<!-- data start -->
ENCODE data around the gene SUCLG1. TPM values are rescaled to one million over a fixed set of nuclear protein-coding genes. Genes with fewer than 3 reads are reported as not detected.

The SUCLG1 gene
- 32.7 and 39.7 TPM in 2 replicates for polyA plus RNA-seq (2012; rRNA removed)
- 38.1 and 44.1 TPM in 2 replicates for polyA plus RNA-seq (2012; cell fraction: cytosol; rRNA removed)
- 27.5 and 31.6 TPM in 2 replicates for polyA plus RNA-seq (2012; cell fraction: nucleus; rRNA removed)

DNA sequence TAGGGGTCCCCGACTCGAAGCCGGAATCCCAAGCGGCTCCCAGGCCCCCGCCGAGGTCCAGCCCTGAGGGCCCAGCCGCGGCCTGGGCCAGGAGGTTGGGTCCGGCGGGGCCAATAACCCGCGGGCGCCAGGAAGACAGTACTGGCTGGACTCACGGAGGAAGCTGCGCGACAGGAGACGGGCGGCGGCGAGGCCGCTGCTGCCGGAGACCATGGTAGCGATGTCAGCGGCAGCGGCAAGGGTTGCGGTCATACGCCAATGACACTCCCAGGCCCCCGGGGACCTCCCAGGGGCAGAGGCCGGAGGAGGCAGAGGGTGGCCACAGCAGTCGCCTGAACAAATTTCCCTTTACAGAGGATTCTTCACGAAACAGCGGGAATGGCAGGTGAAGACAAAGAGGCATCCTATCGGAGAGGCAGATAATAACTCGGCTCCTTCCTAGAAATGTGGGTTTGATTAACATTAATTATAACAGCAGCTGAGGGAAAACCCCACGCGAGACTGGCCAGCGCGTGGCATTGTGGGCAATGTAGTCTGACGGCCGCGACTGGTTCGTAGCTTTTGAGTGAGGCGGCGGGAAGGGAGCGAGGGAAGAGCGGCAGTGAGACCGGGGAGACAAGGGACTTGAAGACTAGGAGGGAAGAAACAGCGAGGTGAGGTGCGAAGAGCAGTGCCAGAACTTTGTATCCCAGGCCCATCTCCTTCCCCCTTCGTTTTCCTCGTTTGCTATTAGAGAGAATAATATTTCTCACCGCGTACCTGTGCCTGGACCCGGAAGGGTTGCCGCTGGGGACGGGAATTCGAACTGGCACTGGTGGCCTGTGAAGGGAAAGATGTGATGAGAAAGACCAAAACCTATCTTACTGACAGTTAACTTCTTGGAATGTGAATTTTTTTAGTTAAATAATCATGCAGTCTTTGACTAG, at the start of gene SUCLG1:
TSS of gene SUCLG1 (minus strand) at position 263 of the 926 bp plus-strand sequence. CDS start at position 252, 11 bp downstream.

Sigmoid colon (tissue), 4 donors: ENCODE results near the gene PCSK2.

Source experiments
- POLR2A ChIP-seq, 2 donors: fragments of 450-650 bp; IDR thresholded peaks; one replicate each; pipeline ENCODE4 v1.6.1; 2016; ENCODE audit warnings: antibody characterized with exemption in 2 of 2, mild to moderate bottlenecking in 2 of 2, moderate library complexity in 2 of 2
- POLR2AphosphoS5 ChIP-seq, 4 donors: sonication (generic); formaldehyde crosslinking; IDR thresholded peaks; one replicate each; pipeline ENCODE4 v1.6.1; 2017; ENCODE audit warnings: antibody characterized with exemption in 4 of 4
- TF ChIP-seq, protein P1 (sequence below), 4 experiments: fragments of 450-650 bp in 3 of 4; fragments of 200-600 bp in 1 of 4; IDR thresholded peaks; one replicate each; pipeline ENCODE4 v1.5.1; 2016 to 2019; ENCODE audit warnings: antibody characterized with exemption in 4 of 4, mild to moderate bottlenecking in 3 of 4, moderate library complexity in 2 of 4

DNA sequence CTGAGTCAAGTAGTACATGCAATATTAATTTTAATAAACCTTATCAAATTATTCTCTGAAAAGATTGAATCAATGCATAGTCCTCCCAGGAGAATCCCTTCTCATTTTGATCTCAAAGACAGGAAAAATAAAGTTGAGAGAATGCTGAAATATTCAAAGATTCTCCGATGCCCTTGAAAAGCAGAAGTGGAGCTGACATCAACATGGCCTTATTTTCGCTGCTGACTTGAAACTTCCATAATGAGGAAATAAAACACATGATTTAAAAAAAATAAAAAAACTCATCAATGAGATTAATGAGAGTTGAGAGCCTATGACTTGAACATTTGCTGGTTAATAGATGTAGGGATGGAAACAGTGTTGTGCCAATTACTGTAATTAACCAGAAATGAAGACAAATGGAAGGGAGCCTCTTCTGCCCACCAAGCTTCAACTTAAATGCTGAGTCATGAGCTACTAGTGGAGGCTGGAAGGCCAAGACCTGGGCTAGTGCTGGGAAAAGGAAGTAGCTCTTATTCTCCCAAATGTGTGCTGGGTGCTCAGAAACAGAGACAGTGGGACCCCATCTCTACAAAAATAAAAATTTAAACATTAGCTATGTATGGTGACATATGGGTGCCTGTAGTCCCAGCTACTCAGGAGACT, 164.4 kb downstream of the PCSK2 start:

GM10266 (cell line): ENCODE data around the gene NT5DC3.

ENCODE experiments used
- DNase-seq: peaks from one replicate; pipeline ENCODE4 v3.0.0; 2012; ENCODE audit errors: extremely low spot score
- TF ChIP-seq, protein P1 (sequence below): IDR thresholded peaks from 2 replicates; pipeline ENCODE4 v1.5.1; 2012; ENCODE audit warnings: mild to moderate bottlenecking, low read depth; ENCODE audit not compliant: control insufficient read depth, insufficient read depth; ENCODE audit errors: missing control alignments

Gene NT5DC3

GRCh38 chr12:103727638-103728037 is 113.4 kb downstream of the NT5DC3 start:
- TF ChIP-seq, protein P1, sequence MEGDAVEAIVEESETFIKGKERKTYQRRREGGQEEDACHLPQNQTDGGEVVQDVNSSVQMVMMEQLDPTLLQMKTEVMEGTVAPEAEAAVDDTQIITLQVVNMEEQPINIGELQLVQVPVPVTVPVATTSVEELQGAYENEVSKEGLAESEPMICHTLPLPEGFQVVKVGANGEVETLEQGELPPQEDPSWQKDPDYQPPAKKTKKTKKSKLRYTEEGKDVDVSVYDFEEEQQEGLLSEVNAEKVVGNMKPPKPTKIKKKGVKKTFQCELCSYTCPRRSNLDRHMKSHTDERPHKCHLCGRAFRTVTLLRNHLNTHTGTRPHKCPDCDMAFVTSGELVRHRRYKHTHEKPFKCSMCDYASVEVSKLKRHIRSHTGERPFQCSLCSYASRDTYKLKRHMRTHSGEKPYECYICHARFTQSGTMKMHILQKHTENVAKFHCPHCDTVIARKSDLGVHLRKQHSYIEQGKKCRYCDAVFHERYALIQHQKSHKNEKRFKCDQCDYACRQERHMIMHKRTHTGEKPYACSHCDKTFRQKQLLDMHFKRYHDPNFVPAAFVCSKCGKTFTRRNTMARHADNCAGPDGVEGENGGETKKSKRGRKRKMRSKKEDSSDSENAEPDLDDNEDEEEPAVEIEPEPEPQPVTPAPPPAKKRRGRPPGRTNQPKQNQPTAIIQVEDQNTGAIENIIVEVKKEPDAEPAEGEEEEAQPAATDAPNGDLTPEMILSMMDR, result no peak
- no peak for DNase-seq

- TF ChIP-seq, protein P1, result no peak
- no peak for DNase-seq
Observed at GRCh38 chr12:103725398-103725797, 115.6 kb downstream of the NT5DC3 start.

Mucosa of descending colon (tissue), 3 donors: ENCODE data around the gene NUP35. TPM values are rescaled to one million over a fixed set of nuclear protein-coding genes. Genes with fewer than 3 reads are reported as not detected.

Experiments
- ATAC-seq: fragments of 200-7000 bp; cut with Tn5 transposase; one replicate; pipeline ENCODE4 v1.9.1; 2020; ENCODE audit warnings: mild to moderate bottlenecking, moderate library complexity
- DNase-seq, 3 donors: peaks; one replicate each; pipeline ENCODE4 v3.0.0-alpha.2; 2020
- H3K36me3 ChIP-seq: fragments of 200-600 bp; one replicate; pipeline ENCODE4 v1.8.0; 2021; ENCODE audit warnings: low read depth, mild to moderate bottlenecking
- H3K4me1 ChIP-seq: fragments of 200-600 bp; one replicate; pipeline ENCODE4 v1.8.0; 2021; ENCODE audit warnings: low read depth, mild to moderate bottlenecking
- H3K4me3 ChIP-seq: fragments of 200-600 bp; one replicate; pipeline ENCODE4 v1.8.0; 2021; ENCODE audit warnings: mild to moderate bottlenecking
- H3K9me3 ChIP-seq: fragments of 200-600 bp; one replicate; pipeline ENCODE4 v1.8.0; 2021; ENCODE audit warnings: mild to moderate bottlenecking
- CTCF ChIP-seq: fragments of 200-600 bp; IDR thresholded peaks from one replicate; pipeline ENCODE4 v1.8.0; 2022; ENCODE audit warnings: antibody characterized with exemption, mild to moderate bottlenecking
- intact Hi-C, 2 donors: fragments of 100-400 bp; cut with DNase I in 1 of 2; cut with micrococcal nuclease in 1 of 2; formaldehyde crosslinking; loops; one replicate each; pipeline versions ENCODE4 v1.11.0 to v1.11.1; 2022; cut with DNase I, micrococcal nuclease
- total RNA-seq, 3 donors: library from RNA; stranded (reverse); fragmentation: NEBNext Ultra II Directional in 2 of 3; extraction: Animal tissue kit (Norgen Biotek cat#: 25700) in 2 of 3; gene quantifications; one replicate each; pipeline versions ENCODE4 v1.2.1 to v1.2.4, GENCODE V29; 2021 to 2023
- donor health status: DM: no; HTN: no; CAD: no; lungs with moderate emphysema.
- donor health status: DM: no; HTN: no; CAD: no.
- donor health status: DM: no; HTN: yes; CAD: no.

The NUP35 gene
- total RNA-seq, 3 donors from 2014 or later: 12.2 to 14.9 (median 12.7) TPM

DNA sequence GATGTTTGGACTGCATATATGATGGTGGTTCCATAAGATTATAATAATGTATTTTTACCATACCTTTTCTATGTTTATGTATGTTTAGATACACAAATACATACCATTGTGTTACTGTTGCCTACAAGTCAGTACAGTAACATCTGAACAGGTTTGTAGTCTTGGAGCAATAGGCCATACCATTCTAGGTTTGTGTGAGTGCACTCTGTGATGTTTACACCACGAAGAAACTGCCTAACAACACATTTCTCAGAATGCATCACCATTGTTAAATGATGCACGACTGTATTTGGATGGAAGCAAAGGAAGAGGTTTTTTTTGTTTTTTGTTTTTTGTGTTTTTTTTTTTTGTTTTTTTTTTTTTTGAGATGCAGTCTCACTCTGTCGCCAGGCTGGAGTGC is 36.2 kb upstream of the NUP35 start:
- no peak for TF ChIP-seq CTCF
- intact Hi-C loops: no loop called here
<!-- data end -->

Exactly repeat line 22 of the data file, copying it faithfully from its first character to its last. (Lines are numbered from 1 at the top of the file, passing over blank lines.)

- TF ChIP-seq, protein P1, result no peak